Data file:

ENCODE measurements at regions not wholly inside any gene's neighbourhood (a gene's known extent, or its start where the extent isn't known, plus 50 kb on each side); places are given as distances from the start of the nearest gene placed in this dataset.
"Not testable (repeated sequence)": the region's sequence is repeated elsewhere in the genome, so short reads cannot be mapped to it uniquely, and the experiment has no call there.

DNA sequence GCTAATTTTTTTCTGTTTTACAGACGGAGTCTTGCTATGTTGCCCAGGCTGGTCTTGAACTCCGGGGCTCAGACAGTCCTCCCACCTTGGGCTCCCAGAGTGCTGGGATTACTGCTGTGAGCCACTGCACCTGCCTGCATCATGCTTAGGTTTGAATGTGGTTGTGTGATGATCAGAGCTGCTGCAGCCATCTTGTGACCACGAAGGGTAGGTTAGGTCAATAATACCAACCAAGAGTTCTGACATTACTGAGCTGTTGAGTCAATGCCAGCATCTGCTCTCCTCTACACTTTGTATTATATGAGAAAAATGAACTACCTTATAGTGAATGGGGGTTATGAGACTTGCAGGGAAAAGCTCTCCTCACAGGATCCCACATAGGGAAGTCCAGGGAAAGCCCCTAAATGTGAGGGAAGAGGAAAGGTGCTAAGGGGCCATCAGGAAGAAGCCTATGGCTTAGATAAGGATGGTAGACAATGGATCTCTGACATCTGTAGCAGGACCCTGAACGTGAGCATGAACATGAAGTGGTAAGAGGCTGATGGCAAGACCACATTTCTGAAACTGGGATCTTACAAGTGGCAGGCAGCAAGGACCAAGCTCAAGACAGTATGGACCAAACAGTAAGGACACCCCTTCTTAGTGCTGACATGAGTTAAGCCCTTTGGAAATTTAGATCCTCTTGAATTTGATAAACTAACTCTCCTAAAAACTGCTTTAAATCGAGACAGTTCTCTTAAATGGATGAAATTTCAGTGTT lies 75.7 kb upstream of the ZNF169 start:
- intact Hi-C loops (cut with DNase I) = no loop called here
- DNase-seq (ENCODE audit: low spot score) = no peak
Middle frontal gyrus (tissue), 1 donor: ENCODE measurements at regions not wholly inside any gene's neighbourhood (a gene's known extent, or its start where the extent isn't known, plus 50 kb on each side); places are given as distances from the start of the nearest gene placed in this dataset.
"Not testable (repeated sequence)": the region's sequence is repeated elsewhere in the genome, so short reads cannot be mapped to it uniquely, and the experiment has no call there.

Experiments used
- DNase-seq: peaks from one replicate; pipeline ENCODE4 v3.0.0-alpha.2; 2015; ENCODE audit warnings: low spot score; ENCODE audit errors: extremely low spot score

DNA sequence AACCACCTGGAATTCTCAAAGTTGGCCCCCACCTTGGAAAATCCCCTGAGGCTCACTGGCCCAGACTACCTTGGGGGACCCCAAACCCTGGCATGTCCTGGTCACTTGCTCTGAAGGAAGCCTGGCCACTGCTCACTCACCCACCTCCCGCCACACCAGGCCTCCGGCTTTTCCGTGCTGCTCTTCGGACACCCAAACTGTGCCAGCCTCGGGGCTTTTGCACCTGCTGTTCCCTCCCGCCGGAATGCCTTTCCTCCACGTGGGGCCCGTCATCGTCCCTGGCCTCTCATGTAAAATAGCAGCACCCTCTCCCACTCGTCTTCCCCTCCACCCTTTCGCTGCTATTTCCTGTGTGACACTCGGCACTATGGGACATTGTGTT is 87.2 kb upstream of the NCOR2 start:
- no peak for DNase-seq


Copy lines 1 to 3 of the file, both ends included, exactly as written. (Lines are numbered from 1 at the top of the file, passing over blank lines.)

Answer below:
ENCODE measurements at regions not wholly inside any gene's neighbourhood (a gene's known extent, or its start where the extent isn't known, plus 50 kb on each side); places are given as distances from the start of the nearest gene placed in this dataset.
"Not testable (repeated sequence)": the region's sequence is repeated elsewhere in the genome, so short reads cannot be mapped to it uniquely, and the experiment has no call there.

DNA sequence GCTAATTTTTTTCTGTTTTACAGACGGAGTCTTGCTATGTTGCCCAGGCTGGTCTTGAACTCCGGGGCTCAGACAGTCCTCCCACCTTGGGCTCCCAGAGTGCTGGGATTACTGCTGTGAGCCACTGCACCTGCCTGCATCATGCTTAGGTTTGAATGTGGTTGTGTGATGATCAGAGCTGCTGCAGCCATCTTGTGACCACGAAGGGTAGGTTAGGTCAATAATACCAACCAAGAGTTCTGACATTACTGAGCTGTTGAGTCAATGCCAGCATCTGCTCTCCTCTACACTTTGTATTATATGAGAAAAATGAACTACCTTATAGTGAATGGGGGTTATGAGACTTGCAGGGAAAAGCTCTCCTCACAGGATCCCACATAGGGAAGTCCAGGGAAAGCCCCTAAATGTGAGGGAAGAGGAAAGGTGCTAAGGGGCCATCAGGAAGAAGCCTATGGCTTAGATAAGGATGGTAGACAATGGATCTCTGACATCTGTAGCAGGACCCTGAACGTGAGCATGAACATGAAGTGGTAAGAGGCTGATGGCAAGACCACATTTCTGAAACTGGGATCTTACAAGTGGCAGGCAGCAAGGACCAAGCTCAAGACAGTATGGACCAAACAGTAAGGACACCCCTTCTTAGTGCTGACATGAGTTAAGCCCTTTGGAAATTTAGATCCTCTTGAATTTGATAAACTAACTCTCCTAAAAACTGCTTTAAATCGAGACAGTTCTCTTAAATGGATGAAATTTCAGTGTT lies 75.7 kb upstream of the ZNF169 start: